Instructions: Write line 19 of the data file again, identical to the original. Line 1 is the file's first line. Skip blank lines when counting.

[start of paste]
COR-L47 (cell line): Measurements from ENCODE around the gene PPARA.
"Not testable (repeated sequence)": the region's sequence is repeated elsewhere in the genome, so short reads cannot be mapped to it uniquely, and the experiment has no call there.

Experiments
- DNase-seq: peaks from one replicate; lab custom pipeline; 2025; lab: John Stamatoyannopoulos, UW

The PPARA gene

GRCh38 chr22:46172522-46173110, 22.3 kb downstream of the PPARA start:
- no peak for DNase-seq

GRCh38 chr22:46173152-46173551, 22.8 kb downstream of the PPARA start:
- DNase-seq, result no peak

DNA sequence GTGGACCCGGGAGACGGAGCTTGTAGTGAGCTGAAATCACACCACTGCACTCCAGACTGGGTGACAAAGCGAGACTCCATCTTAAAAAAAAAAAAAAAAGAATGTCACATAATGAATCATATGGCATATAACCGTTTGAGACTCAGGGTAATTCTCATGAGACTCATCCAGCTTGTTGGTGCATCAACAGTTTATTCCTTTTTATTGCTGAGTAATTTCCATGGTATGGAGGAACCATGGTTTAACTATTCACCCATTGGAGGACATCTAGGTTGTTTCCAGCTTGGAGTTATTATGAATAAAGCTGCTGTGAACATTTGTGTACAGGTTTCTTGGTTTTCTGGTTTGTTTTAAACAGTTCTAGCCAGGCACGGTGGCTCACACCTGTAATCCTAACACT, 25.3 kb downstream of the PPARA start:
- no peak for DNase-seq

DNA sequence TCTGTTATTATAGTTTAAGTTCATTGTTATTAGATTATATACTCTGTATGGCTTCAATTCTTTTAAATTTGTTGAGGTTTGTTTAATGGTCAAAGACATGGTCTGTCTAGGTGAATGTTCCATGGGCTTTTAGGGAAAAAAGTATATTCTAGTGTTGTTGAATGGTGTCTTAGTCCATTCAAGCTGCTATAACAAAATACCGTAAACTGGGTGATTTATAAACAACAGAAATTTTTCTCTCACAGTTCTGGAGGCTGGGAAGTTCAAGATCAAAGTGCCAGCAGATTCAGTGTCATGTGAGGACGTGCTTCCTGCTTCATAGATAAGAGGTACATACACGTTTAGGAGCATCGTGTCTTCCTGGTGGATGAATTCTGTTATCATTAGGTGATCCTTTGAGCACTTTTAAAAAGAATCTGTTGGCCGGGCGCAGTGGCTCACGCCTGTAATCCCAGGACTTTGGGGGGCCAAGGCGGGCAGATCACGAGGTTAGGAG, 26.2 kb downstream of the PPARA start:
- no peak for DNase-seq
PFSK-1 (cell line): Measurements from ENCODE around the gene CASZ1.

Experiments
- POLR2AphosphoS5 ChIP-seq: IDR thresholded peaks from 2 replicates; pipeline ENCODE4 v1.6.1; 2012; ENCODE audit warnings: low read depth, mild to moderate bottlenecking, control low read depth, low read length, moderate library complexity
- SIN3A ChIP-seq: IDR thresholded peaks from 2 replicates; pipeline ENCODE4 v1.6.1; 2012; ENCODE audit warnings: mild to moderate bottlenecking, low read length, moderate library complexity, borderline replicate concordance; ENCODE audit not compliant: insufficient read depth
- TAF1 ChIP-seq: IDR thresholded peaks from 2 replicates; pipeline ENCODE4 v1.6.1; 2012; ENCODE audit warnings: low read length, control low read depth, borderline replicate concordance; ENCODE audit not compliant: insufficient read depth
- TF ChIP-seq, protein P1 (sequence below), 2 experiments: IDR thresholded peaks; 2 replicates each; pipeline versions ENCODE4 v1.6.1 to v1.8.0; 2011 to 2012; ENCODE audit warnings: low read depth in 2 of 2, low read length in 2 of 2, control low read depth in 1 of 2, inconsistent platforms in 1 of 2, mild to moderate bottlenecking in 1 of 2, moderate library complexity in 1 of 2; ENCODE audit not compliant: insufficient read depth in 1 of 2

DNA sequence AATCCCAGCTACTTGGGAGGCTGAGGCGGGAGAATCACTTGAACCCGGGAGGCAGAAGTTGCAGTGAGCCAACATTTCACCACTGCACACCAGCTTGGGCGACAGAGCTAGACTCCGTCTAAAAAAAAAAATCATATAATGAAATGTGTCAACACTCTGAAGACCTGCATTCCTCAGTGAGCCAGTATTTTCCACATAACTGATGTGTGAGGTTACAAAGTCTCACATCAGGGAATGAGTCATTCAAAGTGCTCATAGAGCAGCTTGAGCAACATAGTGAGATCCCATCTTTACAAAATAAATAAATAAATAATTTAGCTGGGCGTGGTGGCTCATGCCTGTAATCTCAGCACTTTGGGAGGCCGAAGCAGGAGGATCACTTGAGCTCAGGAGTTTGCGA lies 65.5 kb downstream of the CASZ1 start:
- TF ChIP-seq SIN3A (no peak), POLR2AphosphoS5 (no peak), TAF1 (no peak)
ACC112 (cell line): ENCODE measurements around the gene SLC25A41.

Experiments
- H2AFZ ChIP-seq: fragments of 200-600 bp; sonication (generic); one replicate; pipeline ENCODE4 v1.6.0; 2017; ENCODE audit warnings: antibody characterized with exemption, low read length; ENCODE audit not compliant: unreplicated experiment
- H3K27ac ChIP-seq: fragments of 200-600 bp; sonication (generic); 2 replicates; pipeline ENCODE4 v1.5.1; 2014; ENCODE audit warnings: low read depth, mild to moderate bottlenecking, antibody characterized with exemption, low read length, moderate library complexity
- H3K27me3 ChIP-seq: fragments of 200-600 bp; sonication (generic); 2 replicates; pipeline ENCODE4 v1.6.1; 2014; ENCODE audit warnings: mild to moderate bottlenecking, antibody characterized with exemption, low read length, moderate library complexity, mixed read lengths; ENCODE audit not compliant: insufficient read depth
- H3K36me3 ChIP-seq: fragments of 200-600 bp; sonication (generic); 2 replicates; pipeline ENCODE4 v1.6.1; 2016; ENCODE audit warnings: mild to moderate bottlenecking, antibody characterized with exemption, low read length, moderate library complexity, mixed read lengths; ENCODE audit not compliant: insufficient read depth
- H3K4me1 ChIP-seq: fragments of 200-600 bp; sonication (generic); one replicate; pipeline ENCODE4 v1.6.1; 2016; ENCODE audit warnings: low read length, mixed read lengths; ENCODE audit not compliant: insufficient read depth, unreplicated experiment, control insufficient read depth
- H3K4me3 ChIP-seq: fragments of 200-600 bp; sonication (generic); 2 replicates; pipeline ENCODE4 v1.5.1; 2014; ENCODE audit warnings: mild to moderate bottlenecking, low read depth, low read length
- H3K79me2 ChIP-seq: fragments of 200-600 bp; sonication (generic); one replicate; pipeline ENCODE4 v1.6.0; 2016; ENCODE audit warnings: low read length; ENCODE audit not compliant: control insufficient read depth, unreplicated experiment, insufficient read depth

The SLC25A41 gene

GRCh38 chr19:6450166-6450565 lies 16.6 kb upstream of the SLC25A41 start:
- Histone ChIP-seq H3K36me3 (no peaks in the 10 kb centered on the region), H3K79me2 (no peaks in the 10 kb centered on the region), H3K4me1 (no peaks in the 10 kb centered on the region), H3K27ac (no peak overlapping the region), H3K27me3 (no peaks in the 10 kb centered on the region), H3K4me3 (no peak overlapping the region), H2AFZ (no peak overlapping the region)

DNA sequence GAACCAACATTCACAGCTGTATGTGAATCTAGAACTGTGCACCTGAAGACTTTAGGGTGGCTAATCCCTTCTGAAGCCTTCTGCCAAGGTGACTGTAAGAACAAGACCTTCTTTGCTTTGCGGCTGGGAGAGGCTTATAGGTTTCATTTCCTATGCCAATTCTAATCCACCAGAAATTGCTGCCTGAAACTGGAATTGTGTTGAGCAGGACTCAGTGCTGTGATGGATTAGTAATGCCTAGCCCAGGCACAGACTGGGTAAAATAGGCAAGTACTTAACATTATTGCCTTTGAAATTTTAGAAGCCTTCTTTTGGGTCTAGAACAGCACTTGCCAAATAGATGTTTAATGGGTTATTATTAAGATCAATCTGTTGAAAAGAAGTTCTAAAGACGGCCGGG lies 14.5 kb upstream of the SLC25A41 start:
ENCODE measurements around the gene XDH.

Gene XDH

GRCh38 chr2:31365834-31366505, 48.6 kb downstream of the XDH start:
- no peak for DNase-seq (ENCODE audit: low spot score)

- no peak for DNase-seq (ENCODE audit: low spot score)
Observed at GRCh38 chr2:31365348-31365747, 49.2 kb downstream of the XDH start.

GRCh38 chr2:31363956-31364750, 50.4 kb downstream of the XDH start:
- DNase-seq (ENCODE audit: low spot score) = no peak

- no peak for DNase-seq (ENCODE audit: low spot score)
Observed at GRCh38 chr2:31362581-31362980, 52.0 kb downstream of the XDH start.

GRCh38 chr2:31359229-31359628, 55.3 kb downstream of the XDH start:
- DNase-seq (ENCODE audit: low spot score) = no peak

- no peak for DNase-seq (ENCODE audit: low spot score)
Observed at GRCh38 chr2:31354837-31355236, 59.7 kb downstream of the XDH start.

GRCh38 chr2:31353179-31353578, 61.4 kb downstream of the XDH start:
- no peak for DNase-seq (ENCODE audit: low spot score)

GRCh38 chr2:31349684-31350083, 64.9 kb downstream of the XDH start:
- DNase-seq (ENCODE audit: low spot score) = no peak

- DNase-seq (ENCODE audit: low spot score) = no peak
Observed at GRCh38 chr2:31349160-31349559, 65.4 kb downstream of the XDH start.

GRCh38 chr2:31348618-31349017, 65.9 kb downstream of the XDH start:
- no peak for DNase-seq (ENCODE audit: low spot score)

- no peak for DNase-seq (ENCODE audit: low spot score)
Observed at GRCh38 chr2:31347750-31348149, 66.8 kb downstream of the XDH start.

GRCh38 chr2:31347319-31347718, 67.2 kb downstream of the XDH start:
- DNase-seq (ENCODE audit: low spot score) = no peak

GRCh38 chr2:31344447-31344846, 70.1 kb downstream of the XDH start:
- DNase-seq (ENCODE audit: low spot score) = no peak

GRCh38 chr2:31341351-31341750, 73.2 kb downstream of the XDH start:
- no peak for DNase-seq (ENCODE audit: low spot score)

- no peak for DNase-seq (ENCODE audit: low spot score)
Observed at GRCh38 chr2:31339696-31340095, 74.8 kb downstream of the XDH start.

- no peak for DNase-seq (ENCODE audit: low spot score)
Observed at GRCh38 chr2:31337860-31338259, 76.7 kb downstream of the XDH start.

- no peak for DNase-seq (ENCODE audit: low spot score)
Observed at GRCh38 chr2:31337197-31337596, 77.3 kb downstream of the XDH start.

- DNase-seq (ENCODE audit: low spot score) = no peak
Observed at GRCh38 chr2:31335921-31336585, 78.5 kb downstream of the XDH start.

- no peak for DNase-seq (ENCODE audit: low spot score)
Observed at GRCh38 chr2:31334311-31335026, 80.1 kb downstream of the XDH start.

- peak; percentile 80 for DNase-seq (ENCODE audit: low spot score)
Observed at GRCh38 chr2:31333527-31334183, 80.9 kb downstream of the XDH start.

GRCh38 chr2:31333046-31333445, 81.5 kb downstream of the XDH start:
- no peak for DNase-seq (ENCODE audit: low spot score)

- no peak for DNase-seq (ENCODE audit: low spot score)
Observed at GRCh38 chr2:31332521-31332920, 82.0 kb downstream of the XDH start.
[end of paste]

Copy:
- TF ChIP-seq, protein P1 (sequence below), 2 experiments: IDR thresholded peaks; 2 replicates each; pipeline versions ENCODE4 v1.6.1 to v1.8.0; 2011 to 2012; ENCODE audit warnings: low read depth in 2 of 2, low read length in 2 of 2, control low read depth in 1 of 2, inconsistent platforms in 1 of 2, mild to moderate bottlenecking in 1 of 2, moderate library complexity in 1 of 2; ENCODE audit not compliant: insufficient read depth in 1 of 2